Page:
Pocket God Tools
xJSFL was used to pimp the production pipeline of the iOS game Pocket God, by Bolt Creative (opens new window).
Before you get too confused as how Flash is used to build an iPhone game, Bolt actually use Flash extensively in their production pipeline.
The games themselves are all coded on a Mac using X-Code and Objective C, but all the artwork is drawn in Illustrator, exported as bitmaps, then brought into Flash for animating or layout.
After some pre-processing of the artwork and assets using Python, we import assets into Flash in a specific manner, so that assets are identified in the library by unique paths that map to the original external bitmaps.
Bolt’s animator Allan can then set to work animating the characters and other assets that will be used in the final game. Once animated, export routines are run to export all the key frames and movement to custom XML files, which are later compiled to binary for use in iOS.
The levels are also laid out visually in Flash, with game assets as standard Flash library items, as well as a host of tools written and managed using xJSFL.
Again, all this data is managed by the tools written using xJSFL, both in JSFL and AS3.
Pocket God Tools panel
The bulk of the tool is contained inside the main Pocket God Tools panel, which has further sub panels, all written in AS3.
We developed a robust system of UI controls that are defined using XML, stored in the module’s config/ folder, then loaded into the panel on startup and is used to render control sets relating to the currently open timelines and selected objects:
<?xml version="1.0" encoding="UTF-8"?> <xml> <panels> <!-- TIMELINE --> <panel name="Timeline"> <control type="button" name="Export Timeline" onClick="PGTools.exportCurrent()" /> <group name="Global"> <control type="flags" name="Flags"> <control type="boolean" name="Loop"/> <control type="boolean" name="RelativeToStage"/> </control> <control type="number" name="fps"/> <control type="number" name="ForceFrameCount"/> <control type="string" name="NextAnim"/> <control type="string" name="ButtonGroup"/> </group> <group name="Layer"> <control type="string" name="name"/> <control type="flags" name="Flags"> <control type="boolean" name="noTexture"/> <control type="boolean" name="noXPos"/> <control type="boolean" name="noYPos"/> <control type="boolean" name="noRot"/> <control type="boolean" name="noXScale"/> <control type="boolean" name="noYScale"/> <control type="boolean" name="ButtonHitArea"/> <control type="boolean" name="Movement"/> </control> <control type="string" name="Text"/> <control type="option" name="TextAlign"> <option name="None" /> <option name="Left" /> <option name="Center" /> <option name="Right" /> </control> </group> <group name="Frame"> <control type="flags" name="Flip"> <control type="boolean" name="X" /> <control type="boolean" name="Y" /> </control> <control type="string" name="soundId"/> <control type="string" name="actionId"/> </group> </panel> ... etc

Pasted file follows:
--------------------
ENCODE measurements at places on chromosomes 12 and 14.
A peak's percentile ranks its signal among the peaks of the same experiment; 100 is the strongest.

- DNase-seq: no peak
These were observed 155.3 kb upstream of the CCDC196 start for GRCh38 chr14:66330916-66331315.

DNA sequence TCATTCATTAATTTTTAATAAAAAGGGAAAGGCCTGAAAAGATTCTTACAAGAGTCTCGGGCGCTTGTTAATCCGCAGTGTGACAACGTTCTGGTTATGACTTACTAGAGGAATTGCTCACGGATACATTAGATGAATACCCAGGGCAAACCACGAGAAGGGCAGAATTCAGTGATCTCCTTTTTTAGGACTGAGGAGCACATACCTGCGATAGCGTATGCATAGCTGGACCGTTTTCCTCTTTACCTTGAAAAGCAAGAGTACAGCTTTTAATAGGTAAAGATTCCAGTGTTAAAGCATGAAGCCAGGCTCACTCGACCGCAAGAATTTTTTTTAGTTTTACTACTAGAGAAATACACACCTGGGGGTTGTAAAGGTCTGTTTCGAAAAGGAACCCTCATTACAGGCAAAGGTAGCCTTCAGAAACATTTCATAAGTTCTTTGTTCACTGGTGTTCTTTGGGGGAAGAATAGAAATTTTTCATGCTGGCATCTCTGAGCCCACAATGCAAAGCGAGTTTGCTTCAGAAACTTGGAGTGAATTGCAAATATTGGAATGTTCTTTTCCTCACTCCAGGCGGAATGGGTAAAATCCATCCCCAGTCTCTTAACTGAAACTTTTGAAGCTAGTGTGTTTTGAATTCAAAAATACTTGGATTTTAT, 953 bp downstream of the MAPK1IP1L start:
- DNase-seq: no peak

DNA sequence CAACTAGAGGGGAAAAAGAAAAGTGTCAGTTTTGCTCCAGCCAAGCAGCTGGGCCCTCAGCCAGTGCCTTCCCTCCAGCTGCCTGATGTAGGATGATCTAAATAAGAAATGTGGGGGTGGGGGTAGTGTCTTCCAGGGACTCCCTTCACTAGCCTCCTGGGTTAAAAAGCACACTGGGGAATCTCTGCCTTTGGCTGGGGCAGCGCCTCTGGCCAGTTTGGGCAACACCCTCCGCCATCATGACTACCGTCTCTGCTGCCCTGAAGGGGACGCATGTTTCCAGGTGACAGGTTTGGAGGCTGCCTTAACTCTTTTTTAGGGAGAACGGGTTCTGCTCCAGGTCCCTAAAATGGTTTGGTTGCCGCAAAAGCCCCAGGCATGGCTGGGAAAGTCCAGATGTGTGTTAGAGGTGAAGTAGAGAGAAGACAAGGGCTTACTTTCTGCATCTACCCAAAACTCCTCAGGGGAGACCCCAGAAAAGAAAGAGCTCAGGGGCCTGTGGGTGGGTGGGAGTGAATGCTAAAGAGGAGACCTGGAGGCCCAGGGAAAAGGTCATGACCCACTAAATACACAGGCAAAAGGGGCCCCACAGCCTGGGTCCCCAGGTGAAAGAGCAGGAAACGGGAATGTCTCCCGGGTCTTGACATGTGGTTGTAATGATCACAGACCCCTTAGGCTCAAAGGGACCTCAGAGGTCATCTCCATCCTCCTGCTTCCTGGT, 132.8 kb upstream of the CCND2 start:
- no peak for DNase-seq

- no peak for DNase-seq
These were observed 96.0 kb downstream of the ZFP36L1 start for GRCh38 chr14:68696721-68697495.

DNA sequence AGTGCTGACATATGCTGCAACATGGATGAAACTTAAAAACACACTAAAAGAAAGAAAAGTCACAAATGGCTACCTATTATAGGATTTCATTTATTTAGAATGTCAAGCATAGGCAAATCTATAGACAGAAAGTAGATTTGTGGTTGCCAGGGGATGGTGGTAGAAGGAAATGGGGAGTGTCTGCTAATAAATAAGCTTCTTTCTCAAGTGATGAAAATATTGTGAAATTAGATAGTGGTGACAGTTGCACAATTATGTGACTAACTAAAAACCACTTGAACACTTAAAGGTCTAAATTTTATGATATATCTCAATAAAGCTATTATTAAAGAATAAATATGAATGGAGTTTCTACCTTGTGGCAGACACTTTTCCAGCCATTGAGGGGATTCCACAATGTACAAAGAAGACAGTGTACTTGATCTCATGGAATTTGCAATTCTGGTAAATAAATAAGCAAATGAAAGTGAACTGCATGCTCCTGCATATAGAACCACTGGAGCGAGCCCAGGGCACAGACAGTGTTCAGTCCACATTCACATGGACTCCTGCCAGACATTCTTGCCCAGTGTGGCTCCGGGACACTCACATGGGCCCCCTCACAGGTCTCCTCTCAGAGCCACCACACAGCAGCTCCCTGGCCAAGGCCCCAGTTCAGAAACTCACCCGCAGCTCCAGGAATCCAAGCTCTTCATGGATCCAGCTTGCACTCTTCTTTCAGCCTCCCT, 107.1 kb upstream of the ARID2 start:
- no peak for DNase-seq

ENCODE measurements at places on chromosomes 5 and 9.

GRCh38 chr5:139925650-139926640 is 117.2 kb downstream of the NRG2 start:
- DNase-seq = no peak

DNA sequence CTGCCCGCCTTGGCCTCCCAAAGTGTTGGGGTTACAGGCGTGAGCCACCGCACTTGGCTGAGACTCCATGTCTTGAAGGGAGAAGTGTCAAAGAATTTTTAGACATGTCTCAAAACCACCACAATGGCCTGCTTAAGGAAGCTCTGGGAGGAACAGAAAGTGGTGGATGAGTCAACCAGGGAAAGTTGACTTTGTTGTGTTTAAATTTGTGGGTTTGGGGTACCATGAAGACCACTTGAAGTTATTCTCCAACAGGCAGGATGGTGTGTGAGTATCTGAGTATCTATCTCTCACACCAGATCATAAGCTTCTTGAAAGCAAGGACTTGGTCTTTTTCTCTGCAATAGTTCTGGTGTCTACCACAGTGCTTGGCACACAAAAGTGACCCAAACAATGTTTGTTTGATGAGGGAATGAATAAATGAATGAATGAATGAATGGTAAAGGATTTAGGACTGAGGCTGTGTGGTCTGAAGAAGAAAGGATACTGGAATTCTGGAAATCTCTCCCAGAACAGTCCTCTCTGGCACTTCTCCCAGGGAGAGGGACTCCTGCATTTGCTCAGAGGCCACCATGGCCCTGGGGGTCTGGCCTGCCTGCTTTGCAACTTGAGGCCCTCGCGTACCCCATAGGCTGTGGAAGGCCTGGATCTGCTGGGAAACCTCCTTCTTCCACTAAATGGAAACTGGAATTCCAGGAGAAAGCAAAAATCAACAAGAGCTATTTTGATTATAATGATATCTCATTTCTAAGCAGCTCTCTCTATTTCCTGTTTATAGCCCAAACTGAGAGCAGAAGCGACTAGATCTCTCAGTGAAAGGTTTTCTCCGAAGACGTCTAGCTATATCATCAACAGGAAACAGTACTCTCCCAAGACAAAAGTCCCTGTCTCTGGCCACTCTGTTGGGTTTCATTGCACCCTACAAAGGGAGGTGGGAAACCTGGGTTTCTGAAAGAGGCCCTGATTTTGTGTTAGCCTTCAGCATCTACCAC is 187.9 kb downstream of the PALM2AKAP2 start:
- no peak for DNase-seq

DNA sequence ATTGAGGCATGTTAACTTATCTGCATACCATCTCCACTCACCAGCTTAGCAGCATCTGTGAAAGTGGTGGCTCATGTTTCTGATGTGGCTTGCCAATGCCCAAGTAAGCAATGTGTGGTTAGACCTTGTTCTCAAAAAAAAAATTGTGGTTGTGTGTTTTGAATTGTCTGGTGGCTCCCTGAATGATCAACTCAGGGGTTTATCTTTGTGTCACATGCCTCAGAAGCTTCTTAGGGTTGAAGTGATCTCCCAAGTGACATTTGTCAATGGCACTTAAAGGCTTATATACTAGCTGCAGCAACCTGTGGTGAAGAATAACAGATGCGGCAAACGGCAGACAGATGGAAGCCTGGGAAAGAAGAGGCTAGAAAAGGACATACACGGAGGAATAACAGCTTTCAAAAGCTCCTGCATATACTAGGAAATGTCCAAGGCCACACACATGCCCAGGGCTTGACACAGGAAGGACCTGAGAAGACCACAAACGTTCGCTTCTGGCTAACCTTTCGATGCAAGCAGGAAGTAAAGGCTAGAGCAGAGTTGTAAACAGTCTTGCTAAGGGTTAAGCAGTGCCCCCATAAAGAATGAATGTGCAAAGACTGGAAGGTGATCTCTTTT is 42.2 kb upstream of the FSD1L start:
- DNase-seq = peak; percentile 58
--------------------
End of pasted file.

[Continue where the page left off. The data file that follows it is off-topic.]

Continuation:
The panel itself is updated automatically as we change timelines or reselect objects, which is managed in turn by xJSFL’s AS3 module framework (opens new window).
With (generally) one item per layer, the parameters defined by the controls are stored directly in layer names in JSON format (this also means we can also quickly read the properties).
At the top of each panel type (we have several, depending on what global timeline type is selected) is a big Export button. This will call one of the PGTools export scripts and will output a custom XML schema of the Timeline’s properties, including all element and library item data.
The team will then iterate quite quickly between tweaking the level design in Flash, exporting, then testing the level live in the X-Code development environment.